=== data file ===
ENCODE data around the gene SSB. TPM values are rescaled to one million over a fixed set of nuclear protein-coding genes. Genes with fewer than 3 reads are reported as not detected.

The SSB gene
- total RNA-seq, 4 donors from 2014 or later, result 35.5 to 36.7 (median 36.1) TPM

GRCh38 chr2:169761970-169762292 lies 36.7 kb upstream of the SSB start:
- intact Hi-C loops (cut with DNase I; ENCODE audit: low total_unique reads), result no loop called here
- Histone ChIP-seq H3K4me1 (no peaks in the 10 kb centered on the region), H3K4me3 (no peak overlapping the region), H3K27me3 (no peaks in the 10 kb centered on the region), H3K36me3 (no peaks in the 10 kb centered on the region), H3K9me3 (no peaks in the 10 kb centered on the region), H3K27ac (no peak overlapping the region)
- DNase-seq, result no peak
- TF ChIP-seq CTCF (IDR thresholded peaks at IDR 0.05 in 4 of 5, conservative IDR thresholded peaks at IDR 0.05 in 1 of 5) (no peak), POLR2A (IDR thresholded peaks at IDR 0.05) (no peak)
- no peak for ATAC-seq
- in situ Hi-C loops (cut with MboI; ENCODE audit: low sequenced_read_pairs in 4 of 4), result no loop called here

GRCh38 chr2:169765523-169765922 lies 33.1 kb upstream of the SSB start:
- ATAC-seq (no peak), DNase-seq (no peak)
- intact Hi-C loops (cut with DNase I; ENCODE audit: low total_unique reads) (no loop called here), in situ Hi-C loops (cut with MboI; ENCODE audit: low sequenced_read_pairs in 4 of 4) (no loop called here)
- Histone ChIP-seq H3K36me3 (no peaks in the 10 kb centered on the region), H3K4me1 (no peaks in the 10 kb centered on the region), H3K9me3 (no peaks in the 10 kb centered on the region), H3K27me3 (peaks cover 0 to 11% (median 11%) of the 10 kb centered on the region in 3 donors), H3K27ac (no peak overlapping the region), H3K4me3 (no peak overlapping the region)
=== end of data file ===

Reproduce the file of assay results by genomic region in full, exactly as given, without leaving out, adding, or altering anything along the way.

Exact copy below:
ENCODE data around the gene SSB. TPM values are rescaled to one million over a fixed set of nuclear protein-coding genes. Genes with fewer than 3 reads are reported as not detected.

The SSB gene
- total RNA-seq, 4 donors from 2014 or later, result 35.5 to 36.7 (median 36.1) TPM

GRCh38 chr2:169761970-169762292 lies 36.7 kb upstream of the SSB start:
- intact Hi-C loops (cut with DNase I; ENCODE audit: low total_unique reads), result no loop called here
- Histone ChIP-seq H3K4me1 (no peaks in the 10 kb centered on the region), H3K4me3 (no peak overlapping the region), H3K27me3 (no peaks in the 10 kb centered on the region), H3K36me3 (no peaks in the 10 kb centered on the region), H3K9me3 (no peaks in the 10 kb centered on the region), H3K27ac (no peak overlapping the region)
- DNase-seq, result no peak
- TF ChIP-seq CTCF (IDR thresholded peaks at IDR 0.05 in 4 of 5, conservative IDR thresholded peaks at IDR 0.05 in 1 of 5) (no peak), POLR2A (IDR thresholded peaks at IDR 0.05) (no peak)
- no peak for ATAC-seq
- in situ Hi-C loops (cut with MboI; ENCODE audit: low sequenced_read_pairs in 4 of 4), result no loop called here

GRCh38 chr2:169765523-169765922 lies 33.1 kb upstream of the SSB start:
- ATAC-seq (no peak), DNase-seq (no peak)
- intact Hi-C loops (cut with DNase I; ENCODE audit: low total_unique reads) (no loop called here), in situ Hi-C loops (cut with MboI; ENCODE audit: low sequenced_read_pairs in 4 of 4) (no loop called here)
- Histone ChIP-seq H3K36me3 (no peaks in the 10 kb centered on the region), H3K4me1 (no peaks in the 10 kb centered on the region), H3K9me3 (no peaks in the 10 kb centered on the region), H3K27me3 (peaks cover 0 to 11% (median 11%) of the 10 kb centered on the region in 3 donors), H3K27ac (no peak overlapping the region), H3K4me3 (no peak overlapping the region)